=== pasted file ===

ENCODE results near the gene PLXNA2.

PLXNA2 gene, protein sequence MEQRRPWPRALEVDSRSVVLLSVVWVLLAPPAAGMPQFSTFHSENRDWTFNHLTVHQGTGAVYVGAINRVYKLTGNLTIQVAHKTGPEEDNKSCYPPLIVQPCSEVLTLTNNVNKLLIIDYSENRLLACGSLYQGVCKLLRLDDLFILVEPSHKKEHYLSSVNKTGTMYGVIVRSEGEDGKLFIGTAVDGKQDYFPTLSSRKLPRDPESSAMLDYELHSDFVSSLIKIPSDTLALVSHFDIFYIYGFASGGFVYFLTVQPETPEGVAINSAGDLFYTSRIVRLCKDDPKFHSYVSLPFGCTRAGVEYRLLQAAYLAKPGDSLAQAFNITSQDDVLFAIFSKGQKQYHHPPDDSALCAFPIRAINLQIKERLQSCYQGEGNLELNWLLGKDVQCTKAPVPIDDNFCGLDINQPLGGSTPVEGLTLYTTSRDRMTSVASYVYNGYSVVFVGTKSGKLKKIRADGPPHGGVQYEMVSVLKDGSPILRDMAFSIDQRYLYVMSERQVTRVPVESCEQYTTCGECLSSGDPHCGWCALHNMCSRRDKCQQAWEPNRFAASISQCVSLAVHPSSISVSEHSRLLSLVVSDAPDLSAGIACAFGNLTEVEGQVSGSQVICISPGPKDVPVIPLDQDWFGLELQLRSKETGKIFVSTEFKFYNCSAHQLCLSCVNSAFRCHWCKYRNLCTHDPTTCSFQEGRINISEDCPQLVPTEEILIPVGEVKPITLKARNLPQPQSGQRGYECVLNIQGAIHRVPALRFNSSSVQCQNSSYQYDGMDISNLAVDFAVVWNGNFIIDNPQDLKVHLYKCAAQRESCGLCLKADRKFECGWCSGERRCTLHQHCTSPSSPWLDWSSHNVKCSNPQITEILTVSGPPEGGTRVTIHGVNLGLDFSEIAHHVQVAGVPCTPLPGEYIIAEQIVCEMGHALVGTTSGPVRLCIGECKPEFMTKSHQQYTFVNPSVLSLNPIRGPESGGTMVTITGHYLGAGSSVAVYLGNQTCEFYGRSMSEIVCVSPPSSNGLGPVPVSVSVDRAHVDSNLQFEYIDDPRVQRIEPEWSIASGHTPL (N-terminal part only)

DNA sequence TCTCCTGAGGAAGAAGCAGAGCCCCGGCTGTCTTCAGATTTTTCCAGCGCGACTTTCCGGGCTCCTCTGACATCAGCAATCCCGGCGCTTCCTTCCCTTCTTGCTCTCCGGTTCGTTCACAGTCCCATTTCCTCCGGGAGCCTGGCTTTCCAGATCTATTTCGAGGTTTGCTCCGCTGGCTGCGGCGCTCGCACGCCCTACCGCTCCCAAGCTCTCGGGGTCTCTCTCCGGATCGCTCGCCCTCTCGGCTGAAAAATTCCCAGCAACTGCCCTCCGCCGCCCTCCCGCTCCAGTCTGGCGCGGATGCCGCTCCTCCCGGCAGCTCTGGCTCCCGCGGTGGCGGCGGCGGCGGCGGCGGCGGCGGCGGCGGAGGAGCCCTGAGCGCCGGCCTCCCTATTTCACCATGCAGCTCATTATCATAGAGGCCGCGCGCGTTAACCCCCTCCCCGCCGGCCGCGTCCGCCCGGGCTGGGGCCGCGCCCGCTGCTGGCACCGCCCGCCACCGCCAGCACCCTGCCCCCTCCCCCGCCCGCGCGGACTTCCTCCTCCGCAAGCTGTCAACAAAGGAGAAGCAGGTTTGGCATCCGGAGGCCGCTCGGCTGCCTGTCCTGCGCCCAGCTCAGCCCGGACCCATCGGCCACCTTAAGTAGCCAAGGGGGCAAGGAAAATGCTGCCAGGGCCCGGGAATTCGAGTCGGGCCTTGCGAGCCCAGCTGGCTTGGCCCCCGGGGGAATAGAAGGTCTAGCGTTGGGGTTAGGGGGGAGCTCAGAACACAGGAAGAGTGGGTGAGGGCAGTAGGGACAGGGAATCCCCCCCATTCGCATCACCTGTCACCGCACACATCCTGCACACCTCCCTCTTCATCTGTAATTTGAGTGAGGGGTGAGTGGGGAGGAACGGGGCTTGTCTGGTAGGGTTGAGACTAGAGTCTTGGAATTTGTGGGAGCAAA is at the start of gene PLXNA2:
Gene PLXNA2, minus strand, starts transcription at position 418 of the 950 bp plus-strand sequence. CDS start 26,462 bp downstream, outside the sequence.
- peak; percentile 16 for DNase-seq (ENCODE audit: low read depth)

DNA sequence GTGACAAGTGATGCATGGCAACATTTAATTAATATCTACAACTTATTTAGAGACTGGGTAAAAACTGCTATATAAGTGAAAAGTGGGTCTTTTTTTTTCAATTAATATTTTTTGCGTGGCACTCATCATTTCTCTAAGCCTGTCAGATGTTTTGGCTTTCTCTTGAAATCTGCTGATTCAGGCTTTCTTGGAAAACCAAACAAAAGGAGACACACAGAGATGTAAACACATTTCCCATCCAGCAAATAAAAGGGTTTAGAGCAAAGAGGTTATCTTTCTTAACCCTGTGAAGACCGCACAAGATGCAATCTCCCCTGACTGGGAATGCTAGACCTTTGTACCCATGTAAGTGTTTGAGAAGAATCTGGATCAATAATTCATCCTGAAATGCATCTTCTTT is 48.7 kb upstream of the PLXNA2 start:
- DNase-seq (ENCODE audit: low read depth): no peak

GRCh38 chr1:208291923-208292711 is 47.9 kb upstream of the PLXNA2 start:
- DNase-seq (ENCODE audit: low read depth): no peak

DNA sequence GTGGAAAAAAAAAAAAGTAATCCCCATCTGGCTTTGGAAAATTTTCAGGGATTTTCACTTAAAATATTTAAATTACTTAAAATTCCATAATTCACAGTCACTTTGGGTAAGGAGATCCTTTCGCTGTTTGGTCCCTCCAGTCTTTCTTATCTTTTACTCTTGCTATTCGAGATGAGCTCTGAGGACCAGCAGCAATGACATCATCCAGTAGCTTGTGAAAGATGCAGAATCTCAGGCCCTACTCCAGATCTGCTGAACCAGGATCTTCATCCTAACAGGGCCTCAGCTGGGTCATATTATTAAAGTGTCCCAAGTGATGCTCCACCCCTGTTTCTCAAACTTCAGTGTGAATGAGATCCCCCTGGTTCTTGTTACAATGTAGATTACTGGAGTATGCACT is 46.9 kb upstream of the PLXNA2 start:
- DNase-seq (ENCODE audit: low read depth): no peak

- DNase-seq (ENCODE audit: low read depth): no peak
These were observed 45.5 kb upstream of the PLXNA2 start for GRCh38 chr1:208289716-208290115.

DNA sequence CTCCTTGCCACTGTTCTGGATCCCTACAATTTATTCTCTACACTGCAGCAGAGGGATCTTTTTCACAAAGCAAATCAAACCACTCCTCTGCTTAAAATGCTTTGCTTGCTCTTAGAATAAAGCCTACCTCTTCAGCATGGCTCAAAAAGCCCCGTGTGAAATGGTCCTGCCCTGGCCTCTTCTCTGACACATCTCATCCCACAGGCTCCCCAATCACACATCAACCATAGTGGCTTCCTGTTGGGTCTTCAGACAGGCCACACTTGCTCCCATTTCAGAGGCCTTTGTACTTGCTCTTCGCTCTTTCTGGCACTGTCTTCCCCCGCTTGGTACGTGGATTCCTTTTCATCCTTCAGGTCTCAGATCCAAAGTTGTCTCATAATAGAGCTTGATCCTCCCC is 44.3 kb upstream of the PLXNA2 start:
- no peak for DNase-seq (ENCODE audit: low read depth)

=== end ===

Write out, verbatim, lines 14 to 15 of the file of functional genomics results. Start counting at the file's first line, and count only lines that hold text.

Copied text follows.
DNA sequence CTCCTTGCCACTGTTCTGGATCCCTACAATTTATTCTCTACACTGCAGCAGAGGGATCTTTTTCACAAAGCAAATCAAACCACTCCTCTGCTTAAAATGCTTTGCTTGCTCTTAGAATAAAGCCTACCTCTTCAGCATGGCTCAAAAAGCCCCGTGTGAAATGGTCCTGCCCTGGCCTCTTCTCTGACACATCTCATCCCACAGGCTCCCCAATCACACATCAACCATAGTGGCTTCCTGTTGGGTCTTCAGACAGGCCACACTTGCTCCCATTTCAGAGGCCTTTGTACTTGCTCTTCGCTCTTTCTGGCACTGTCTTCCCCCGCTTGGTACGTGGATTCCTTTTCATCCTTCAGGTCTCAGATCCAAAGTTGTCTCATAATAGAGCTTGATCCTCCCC is 44.3 kb upstream of the PLXNA2 start:
- no peak for DNase-seq (ENCODE audit: low read depth)